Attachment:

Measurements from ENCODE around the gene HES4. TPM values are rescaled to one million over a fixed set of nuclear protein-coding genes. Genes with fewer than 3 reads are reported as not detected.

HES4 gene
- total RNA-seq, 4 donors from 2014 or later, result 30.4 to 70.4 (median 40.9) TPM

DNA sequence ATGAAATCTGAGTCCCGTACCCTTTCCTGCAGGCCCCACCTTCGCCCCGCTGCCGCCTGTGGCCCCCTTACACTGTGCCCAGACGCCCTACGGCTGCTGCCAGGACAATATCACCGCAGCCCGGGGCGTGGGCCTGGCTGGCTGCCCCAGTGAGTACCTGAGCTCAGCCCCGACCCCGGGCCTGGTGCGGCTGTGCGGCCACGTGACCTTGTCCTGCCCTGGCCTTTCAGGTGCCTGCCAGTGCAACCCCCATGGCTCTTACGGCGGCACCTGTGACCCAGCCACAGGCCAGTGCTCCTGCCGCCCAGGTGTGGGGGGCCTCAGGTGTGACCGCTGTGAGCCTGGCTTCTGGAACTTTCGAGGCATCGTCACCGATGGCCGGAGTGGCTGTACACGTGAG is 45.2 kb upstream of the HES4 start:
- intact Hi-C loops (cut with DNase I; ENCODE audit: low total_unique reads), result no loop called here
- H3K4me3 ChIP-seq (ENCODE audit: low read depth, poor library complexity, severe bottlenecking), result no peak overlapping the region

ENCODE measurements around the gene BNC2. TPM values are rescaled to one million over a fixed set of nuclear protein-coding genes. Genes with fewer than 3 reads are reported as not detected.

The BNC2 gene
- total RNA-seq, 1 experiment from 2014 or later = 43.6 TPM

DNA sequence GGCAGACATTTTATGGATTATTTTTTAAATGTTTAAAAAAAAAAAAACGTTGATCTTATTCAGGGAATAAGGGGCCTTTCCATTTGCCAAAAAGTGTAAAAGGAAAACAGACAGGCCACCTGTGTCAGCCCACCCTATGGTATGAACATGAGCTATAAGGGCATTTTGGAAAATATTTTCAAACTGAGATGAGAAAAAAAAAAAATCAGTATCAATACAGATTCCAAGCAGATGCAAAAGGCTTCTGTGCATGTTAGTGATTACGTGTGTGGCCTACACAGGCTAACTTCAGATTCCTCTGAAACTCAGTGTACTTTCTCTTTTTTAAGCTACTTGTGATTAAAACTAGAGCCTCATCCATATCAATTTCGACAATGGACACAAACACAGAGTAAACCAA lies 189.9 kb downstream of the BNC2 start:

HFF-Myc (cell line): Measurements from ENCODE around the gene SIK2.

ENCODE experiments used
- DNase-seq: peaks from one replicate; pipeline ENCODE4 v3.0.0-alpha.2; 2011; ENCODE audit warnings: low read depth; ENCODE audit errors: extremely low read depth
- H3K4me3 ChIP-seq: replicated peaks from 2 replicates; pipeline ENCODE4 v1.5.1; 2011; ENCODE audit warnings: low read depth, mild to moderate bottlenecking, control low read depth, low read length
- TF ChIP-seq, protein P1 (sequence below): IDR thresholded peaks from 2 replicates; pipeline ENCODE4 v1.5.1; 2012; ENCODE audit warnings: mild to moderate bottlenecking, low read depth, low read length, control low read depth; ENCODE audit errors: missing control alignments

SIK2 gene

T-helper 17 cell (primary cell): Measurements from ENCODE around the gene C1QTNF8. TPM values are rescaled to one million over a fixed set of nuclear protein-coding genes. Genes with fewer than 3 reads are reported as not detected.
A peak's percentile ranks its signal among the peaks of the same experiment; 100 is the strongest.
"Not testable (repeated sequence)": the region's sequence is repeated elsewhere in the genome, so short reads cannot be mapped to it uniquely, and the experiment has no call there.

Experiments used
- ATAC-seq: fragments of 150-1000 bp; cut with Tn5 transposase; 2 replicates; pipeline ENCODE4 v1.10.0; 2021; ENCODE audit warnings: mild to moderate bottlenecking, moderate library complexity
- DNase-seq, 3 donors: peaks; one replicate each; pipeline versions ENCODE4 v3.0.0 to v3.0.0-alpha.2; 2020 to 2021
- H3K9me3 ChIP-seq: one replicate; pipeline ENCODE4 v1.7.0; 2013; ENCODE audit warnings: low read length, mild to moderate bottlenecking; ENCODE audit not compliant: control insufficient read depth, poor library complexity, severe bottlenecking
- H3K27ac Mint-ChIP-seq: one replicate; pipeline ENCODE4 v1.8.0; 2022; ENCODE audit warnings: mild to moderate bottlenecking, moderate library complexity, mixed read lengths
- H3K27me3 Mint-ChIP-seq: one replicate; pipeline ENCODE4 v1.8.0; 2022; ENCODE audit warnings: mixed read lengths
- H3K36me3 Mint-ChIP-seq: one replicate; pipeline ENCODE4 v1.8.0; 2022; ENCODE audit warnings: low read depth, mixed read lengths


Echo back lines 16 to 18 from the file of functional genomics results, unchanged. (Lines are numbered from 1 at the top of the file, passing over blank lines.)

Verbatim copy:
SIK2 gene

T-helper 17 cell (primary cell): Measurements from ENCODE around the gene C1QTNF8. TPM values are rescaled to one million over a fixed set of nuclear protein-coding genes. Genes with fewer than 3 reads are reported as not detected.
A peak's percentile ranks its signal among the peaks of the same experiment; 100 is the strongest.